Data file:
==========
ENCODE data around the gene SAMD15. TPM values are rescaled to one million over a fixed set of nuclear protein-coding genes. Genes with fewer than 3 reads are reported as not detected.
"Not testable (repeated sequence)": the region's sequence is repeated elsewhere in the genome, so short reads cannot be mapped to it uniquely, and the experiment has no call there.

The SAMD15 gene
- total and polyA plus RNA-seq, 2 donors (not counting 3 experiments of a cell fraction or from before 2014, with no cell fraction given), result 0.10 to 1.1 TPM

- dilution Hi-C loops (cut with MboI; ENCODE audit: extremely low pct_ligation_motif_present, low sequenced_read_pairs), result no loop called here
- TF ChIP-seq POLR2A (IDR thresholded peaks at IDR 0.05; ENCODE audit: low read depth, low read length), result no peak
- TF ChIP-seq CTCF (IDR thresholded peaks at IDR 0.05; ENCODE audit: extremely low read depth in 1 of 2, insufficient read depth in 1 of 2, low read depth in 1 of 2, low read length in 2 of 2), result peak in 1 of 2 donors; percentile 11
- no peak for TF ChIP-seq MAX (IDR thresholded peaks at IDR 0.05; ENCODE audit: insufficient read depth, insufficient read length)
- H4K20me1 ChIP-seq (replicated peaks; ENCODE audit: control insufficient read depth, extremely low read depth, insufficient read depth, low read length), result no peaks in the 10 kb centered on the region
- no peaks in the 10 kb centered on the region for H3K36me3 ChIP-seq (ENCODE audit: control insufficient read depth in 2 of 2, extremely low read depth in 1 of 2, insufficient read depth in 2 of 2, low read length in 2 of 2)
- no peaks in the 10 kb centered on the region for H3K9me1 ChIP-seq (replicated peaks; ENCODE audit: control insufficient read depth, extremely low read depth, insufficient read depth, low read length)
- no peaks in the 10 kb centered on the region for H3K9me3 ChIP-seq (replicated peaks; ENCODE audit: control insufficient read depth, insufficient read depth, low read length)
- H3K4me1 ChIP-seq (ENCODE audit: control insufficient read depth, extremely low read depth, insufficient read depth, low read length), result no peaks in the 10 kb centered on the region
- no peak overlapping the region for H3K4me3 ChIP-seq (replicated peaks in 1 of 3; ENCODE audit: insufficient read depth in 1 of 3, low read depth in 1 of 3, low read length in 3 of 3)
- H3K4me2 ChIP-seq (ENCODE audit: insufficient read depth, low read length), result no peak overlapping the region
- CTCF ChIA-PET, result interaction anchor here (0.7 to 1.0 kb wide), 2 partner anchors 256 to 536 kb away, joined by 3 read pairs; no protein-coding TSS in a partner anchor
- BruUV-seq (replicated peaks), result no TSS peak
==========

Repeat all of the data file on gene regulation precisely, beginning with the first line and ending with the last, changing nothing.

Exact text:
ENCODE data around the gene SAMD15. TPM values are rescaled to one million over a fixed set of nuclear protein-coding genes. Genes with fewer than 3 reads are reported as not detected.
"Not testable (repeated sequence)": the region's sequence is repeated elsewhere in the genome, so short reads cannot be mapped to it uniquely, and the experiment has no call there.

The SAMD15 gene
- total and polyA plus RNA-seq, 2 donors (not counting 3 experiments of a cell fraction or from before 2014, with no cell fraction given), result 0.10 to 1.1 TPM

- dilution Hi-C loops (cut with MboI; ENCODE audit: extremely low pct_ligation_motif_present, low sequenced_read_pairs), result no loop called here
- TF ChIP-seq POLR2A (IDR thresholded peaks at IDR 0.05; ENCODE audit: low read depth, low read length), result no peak
- TF ChIP-seq CTCF (IDR thresholded peaks at IDR 0.05; ENCODE audit: extremely low read depth in 1 of 2, insufficient read depth in 1 of 2, low read depth in 1 of 2, low read length in 2 of 2), result peak in 1 of 2 donors; percentile 11
- no peak for TF ChIP-seq MAX (IDR thresholded peaks at IDR 0.05; ENCODE audit: insufficient read depth, insufficient read length)
- H4K20me1 ChIP-seq (replicated peaks; ENCODE audit: control insufficient read depth, extremely low read depth, insufficient read depth, low read length), result no peaks in the 10 kb centered on the region
- no peaks in the 10 kb centered on the region for H3K36me3 ChIP-seq (ENCODE audit: control insufficient read depth in 2 of 2, extremely low read depth in 1 of 2, insufficient read depth in 2 of 2, low read length in 2 of 2)
- no peaks in the 10 kb centered on the region for H3K9me1 ChIP-seq (replicated peaks; ENCODE audit: control insufficient read depth, extremely low read depth, insufficient read depth, low read length)
- no peaks in the 10 kb centered on the region for H3K9me3 ChIP-seq (replicated peaks; ENCODE audit: control insufficient read depth, insufficient read depth, low read length)
- H3K4me1 ChIP-seq (ENCODE audit: control insufficient read depth, extremely low read depth, insufficient read depth, low read length), result no peaks in the 10 kb centered on the region
- no peak overlapping the region for H3K4me3 ChIP-seq (replicated peaks in 1 of 3; ENCODE audit: insufficient read depth in 1 of 3, low read depth in 1 of 3, low read length in 3 of 3)
- H3K4me2 ChIP-seq (ENCODE audit: insufficient read depth, low read length), result no peak overlapping the region
- CTCF ChIA-PET, result interaction anchor here (0.7 to 1.0 kb wide), 2 partner anchors 256 to 536 kb away, joined by 3 read pairs; no protein-coding TSS in a partner anchor
- BruUV-seq (replicated peaks), result no TSS peak